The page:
These savoury cheddar cheese scones are a delicious treat! Made with spelt flour and fine-cut oats and flavoured cheddar, sautéed red onions and a little dried basil, they are quick and easy to make. And best yet, this scones recipe can easily be adapted to include your favourite savoury ingredients or made sweet!
A basic scone recipe — make it savoury or sweet
Once you perfect a basic scone recipe, you can easily adapt it to make any kind of scones, whether savoury or sweet. For this recipe, there is no sugar added, but instead a little dried herbs and grainy mustard along with cheese and onions. For a sweet version, I skip these ingredients and add mascabado cane sugar (35 g) along with my favourite fresh or frozen fruit (1 cup). Voila, transformed from savoury to sweet.
Tips for Making Scones
There are two things you must remember when making scones:
1. Keep everything cold.
2. Don’t overwork the dough.
Start with cold ingredients. In particular the butter. It’s important that the butter is cold, really cold as it keeps the fat crumbles intact. That fat melts when baked, creating a tender scone.
You may be tempted to really work the dough, but less is more when it comes to scone making. In particular this scones recipe, since it is also made with spelt flour which has a sensitive gluten structure. So, work the dough until it JUST comes together.
How to adapt this cheddar cheese scone recipe
These scones are perfect if you love savoury. The combination is fantastic. My favourite Schwabe was convinced that there was bacon in the recipe. Nope! They are vegetarian. But that doesn’t mean you couldn’t add a little bacon to this recipe. Or ham for that matter. Red onion could be switched out for chives which are also a classic with cheddar cheese. Not a fan of cheddar? Go with a Swiss cheese, Old Amsterdam or maybe Comte. Simply choose your favourite hard cheese. Scones are designed for mix-ins, making the possibilities endless.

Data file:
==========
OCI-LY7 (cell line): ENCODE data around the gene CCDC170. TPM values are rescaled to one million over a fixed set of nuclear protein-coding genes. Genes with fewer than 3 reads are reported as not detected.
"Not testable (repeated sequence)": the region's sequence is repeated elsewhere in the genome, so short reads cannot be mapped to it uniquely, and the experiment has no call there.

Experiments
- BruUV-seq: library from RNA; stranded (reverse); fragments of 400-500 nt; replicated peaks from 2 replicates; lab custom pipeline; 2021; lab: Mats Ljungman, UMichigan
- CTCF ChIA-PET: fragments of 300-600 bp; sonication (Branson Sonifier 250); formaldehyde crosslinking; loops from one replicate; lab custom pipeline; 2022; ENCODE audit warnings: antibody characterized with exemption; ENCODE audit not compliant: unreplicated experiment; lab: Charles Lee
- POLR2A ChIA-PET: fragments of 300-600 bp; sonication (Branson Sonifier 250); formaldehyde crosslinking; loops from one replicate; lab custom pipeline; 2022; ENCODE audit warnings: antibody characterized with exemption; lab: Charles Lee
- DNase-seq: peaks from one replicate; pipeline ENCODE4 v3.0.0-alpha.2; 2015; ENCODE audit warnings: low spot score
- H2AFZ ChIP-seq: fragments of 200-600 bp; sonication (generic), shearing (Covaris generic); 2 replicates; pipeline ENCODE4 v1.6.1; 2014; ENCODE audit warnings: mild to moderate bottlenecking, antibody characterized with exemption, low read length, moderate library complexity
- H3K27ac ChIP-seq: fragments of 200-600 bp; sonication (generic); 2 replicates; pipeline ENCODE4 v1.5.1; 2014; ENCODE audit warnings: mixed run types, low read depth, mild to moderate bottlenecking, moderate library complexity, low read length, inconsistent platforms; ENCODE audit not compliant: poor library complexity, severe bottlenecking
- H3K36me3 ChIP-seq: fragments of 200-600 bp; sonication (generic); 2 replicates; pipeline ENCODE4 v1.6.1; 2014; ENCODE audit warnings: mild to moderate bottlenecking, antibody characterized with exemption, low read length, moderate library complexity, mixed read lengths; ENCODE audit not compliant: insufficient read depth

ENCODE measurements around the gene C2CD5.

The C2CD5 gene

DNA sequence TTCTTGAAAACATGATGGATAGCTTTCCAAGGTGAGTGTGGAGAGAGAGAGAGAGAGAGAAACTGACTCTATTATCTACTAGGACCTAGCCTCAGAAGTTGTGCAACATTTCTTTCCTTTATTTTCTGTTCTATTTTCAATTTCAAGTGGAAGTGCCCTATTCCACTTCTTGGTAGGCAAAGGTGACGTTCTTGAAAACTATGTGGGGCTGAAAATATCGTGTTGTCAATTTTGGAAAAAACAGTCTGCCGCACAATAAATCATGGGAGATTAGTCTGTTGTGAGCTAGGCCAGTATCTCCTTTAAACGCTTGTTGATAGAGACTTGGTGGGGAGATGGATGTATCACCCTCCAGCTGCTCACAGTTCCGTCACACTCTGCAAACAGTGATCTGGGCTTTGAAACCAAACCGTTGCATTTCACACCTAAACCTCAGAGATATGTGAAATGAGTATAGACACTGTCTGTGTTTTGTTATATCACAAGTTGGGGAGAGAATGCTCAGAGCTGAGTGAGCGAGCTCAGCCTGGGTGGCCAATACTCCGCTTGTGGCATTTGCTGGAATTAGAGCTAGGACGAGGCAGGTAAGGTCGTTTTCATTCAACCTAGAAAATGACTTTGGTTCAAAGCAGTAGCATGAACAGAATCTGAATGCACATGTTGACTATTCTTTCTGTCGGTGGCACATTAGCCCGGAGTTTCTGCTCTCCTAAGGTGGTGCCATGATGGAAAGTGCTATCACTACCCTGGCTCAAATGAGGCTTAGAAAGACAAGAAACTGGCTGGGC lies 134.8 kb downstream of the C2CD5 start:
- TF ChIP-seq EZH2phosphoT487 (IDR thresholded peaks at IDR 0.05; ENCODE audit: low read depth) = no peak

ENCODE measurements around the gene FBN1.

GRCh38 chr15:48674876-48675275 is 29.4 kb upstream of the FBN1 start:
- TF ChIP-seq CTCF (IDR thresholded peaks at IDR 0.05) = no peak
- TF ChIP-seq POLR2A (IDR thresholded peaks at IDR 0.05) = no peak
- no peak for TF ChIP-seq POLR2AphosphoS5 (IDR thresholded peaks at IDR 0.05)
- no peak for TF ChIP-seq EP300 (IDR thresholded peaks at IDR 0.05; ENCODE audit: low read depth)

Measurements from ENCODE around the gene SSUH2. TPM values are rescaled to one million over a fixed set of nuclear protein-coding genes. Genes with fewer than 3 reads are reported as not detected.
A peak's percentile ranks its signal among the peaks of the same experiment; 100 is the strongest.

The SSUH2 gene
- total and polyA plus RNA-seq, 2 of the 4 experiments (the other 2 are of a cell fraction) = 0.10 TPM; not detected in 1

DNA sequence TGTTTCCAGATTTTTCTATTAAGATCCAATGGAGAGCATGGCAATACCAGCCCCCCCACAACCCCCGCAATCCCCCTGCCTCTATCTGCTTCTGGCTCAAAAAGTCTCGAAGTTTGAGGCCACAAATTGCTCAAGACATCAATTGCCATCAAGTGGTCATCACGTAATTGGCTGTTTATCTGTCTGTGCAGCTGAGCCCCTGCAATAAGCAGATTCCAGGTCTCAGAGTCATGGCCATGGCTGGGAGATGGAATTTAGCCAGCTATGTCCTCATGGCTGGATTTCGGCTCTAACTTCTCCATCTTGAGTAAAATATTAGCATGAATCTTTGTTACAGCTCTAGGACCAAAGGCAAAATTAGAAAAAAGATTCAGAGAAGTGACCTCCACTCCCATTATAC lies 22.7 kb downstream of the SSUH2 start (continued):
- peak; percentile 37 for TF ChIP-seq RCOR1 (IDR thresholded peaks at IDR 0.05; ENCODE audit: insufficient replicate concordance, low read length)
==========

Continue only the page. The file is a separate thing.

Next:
A simple and easy recipe for onion and cheese scones. Made with spelt flour and fine-cut oats, cheddar cheese, sautéed red onions, dried basil and a touch of mustard. Delicious served with butter while they are still warm out of the oven.
- 1 tablespoon butter
- 1 medium red onion, thinly sliced
- 1 1/2 cups spelt flour (Type 630) (180 g)
- 1 1/4 cups fine cut oats (125 g)
- 1 tablespoon baking powder
- 1/2 teaspoon sea salt
- 113 g unsalted butter, frozen and grated with a box grater (see notes)
- 1 large egg
- 1 teaspoon grainy mustard
- 1/3 cup milk of choice (I like to use unsweetened soy or almond milk)(80 ml)
- 1 teaspoon apple cider vinegar (unfiltered)
- 125 g grated cheddar cheese
- 1 teaspoon dried basil
Melt 1 tablespoon butter in a non-stick frying pan on medium to medium-high. Saute onion 3-4 minutes, until beginning to turn golden in places. Remove from heat and set aside.
Preheat your oven to 450°F /230°C degrees and line a baking sheet with parchment paper.
In a large bowl, whisk together the flour, oats, baking powder, salt.
Mix the grated butter into the flour mixture until crumbs are formed (I use my hands to do this but a pastry cutter can also be used). Stir in the basil and 2/3 grated cheese.
In a medium bowl, lightly beat the egg. Add the grainy mustard, milk and apple cider vinegar.
Add the milk mixture to the dry ingredients. Stir, adding 1/2 of the sautéed onion, until JUST combined. Do not over mix. (the dough will be quite sticky).
Transfer the dough onto a well floured surface. With floured hands, work the dough into a round disc that measures about 20 cm across. With a sharp knife, cut the disc into 8 equal wedges.
Place the wedges onto the prepared baking sheet. Spread remaining onion over top as well as the remaining cheese.
Bake for 12 to 14 minutes, until scones are well risen and golden on the bottom.
Transfer to a wire rack to cool. Serve warm or cold with butter, if desired.
- For best results, use frozen butter and grate it into the dry ingredients. If you don't have any already frozen, place the butter in the freezer for at least 30 minutes before grating. I like to grate on a box grater either right over the bowl of dry ingredients or over a sheet of parchment paper. If the butter is really cold and hard, this recipe also works well without freezing.
- For this cheese scone recipe, I kept things traditional and used cheddar cheese (natural cheddar with no colouring added from carrot juice), but you could also choose another type of cheese such as Old Amsterdam, French Comte or your favourite type of hard cheese.
If you make this Cheddar Cheese Scones recipe, I’d love to hear how it turned out for you! Be sure to rate it and leave a comment below to let me know! Especially if you have tips for other readers. Or take a picture and tag me on Instagram @ellerepublic and don’t forget to hashtag #ellerepublic so I don’t miss it!